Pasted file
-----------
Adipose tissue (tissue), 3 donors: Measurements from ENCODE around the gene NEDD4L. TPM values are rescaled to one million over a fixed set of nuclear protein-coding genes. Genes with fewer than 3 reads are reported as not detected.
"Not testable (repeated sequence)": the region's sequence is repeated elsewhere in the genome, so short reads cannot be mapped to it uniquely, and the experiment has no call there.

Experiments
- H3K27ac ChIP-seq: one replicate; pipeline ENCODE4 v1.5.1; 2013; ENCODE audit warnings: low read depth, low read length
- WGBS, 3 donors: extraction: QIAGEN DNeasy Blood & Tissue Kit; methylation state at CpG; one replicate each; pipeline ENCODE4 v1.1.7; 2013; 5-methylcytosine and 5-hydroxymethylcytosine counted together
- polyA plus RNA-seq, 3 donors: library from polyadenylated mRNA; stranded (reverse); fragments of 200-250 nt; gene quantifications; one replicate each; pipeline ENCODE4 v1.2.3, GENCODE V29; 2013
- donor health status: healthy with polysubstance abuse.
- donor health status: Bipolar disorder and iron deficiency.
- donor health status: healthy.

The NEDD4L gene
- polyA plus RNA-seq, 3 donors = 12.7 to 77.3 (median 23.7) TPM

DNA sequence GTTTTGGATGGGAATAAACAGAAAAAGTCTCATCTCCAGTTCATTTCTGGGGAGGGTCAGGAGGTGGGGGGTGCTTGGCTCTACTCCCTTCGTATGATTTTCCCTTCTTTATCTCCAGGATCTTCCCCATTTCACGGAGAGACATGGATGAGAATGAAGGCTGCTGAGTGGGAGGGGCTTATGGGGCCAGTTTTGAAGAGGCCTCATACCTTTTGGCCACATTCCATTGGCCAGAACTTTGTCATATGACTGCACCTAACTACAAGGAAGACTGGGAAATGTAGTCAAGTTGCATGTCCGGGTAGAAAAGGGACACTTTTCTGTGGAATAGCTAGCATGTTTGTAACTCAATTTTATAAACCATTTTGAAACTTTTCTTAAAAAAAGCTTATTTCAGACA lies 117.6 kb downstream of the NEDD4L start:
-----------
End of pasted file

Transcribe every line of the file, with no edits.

Adipose tissue (tissue), 3 donors: Measurements from ENCODE around the gene NEDD4L. TPM values are rescaled to one million over a fixed set of nuclear protein-coding genes. Genes with fewer than 3 reads are reported as not detected.
"Not testable (repeated sequence)": the region's sequence is repeated elsewhere in the genome, so short reads cannot be mapped to it uniquely, and the experiment has no call there.

Experiments
- H3K27ac ChIP-seq: one replicate; pipeline ENCODE4 v1.5.1; 2013; ENCODE audit warnings: low read depth, low read length
- WGBS, 3 donors: extraction: QIAGEN DNeasy Blood & Tissue Kit; methylation state at CpG; one replicate each; pipeline ENCODE4 v1.1.7; 2013; 5-methylcytosine and 5-hydroxymethylcytosine counted together
- polyA plus RNA-seq, 3 donors: library from polyadenylated mRNA; stranded (reverse); fragments of 200-250 nt; gene quantifications; one replicate each; pipeline ENCODE4 v1.2.3, GENCODE V29; 2013
- donor health status: healthy with polysubstance abuse.
- donor health status: Bipolar disorder and iron deficiency.
- donor health status: healthy.

The NEDD4L gene
- polyA plus RNA-seq, 3 donors = 12.7 to 77.3 (median 23.7) TPM

DNA sequence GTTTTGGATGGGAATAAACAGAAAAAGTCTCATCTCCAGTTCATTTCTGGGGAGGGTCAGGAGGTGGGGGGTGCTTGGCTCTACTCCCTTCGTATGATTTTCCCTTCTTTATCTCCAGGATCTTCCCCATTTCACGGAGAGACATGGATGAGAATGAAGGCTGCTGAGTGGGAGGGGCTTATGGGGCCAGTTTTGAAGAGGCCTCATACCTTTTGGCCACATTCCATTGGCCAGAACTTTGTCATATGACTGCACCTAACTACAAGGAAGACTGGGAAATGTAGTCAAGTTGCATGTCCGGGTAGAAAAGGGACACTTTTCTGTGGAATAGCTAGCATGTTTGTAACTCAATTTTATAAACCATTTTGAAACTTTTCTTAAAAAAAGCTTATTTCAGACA lies 117.6 kb downstream of the NEDD4L start: